A Wisconsin good-government group announced Wednesday that Baraboo News Republic reporter Tim Damos has won its award for media openness.
Each year, the Wisconsin Freedom of Information Council hands out Openness Awards dubbed “Opees.” Damos won the 2017-18 Media Openness Award — the “Mopee” — for his dogged coverage of Sauk County government.
“It was a banner year for this Baraboo News Republic reporter covering public officials in Sauk County who seem allergic to open government,” the group states in its announcement.
The group also recognized a corporate whistleblower, a watchdog citizen, media outlets and Gov. Scott Walker for promoting transparent government. It chastised the Legislature, and awarded it a “Nopee,” for blocking the release of public records.
Damos, a News Republic reporter since 2007 and the winner of several Wisconsin Newspaper Association awards for his investigative work, was honored for documenting county leaders’ repeated missteps. He exposed the intrigue behind the former administrative coordinator’s departure and $135,000 contract buyout. He broke stories revealing County Board leaders made false sworn statements and that the county’s former highway commissioner solicited NASCAR tickets from a contractor.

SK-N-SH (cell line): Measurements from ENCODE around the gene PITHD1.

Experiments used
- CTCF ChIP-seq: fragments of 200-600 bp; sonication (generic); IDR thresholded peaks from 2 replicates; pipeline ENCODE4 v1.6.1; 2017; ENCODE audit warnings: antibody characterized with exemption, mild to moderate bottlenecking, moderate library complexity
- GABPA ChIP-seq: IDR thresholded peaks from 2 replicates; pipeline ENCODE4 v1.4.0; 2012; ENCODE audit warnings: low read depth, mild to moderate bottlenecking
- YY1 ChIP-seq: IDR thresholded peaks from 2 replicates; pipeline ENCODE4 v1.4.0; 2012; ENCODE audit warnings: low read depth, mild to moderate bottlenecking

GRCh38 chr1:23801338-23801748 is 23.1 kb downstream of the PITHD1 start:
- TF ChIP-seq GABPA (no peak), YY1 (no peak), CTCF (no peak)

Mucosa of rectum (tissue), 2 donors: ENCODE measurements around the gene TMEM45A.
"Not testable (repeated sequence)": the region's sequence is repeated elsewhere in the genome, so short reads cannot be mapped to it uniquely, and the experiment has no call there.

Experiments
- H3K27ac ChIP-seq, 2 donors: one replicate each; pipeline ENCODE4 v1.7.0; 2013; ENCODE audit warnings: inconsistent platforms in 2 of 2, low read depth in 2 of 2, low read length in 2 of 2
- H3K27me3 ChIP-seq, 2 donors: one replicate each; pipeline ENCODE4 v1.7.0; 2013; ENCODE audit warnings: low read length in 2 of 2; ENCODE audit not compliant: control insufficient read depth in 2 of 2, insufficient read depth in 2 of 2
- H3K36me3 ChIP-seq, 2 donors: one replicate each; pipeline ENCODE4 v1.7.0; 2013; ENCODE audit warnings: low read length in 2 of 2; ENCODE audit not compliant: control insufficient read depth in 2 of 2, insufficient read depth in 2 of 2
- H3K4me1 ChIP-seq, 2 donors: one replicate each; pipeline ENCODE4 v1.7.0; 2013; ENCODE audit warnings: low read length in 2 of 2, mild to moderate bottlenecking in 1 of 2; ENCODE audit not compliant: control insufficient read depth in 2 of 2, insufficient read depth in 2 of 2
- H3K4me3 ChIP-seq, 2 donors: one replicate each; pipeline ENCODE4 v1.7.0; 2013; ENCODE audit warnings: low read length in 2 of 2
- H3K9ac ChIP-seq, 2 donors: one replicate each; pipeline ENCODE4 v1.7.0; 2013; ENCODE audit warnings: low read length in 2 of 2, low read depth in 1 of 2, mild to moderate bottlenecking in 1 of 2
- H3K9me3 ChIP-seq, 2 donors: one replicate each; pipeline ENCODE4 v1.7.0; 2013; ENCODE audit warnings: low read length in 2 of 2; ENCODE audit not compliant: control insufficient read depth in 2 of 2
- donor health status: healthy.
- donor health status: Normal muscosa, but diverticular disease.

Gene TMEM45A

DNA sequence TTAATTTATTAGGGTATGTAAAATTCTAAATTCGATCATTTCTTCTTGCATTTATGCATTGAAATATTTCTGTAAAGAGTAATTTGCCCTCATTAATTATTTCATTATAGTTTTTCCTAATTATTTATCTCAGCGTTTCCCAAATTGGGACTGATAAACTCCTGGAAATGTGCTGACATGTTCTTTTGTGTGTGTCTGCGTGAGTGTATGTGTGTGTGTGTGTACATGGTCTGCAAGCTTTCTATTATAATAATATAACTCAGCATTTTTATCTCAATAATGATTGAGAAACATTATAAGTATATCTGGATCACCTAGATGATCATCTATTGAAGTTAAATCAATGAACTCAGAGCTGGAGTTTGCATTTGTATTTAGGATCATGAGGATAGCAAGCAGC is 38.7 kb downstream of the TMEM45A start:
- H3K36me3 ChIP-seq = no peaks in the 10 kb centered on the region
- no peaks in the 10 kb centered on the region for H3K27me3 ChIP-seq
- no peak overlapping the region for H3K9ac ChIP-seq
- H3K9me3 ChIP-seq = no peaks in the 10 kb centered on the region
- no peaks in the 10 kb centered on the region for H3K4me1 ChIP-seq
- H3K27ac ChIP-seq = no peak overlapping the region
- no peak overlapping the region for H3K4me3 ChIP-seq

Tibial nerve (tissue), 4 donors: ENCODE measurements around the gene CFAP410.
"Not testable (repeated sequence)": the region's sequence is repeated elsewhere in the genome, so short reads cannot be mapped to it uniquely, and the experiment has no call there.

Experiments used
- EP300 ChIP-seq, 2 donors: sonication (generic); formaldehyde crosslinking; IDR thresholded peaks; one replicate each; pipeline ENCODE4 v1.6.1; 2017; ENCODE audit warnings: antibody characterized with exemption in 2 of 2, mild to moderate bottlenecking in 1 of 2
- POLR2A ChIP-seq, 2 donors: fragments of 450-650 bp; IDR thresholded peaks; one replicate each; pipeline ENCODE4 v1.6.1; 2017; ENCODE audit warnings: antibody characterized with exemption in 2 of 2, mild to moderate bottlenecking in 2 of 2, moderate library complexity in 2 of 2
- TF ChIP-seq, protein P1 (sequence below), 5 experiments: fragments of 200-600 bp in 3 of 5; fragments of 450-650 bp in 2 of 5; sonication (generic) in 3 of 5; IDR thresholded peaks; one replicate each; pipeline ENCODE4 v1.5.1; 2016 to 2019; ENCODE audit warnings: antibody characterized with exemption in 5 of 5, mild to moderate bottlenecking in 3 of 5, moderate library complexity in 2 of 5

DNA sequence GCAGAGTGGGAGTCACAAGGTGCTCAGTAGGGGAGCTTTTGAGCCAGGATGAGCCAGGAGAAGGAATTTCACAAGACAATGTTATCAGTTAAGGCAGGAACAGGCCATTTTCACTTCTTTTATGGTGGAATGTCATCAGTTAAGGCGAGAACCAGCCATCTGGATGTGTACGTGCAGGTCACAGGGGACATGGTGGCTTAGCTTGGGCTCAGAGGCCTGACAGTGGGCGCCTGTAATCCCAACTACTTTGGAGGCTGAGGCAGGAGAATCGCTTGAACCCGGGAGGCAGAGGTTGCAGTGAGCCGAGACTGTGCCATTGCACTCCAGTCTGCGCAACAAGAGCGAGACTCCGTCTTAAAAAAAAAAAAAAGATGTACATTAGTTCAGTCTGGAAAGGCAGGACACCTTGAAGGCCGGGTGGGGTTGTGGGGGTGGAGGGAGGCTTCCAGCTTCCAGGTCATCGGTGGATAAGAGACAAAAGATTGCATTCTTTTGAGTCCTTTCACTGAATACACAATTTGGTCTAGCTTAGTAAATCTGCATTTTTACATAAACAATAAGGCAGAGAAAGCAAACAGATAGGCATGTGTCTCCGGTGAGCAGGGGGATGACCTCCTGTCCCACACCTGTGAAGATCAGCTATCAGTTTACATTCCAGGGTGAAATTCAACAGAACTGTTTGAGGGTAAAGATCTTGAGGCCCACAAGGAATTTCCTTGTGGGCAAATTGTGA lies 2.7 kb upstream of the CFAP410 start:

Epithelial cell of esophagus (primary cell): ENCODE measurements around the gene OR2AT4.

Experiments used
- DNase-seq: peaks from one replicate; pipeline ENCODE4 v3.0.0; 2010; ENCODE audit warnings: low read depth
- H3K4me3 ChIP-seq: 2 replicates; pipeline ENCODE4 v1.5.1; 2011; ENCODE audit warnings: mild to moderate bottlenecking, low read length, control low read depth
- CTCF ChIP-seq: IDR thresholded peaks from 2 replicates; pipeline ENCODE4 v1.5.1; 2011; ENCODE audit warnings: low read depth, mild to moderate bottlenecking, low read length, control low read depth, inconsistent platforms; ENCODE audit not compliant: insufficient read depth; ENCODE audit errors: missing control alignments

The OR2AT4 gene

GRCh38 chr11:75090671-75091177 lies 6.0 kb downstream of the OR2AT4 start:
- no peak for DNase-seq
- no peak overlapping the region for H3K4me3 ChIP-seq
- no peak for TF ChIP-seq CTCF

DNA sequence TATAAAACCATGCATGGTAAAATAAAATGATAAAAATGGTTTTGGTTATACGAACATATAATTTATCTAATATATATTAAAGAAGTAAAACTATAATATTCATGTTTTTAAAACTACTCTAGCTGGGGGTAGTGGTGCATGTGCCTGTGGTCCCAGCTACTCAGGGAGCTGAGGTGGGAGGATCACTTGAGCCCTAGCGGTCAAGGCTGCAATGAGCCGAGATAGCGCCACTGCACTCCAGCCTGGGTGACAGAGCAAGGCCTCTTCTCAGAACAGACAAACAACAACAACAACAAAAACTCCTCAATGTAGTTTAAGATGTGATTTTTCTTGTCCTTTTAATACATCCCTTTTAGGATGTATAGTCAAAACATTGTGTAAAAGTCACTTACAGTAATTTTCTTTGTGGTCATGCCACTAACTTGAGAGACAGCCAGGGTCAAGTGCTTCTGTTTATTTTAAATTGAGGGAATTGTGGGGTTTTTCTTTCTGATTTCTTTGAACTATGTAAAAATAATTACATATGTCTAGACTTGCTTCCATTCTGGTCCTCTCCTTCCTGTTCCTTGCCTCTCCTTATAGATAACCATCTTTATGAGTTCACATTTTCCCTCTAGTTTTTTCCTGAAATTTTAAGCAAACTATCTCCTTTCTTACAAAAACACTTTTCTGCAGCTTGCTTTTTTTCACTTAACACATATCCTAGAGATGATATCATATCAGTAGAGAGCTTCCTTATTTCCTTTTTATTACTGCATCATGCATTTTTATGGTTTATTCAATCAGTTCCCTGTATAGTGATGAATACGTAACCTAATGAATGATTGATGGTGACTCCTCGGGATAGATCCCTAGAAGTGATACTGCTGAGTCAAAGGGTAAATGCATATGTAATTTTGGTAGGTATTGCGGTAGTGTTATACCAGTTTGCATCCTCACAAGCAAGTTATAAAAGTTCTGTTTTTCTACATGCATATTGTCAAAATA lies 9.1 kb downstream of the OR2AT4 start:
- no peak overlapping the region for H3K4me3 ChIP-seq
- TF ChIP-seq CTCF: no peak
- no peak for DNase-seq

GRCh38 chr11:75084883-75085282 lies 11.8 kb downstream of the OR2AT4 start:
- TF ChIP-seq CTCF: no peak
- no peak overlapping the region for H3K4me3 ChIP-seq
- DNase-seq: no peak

Since May 2015, the Baraboo News Republic has closely followed developments related to turno…
The Freedom of Information Council noted that, based on Damos’ reporting, the News Republic has filed a lawsuit seeking other information, as well as a complaint over a county committee’s failure to adequately provide notice of its discussion about an important personnel issue.
“Tim’s work represents the very best of what we should be doing as journalists,” said Capital Newspapers Regional Editor Todd Krysiak. “He has battled to bring to light important information, and the citizens of Sauk County are better for it.”
The 12th annual awards were announced in advance of national Sunshine Week, March 11-17. Winners will receive their awards at the seventh annual Wisconsin Watchdog Awards dinner in Madison on April 19.
“For more than a decade, the Opees have served to remind state residents that open government is a perpetual struggle, with heroes and villains,” said council president Bill Lueders. “We need as many of the former as we can get.”
The council is a nonpartisan group that promotes open government. It consists of about two dozen members representing media and other public interests.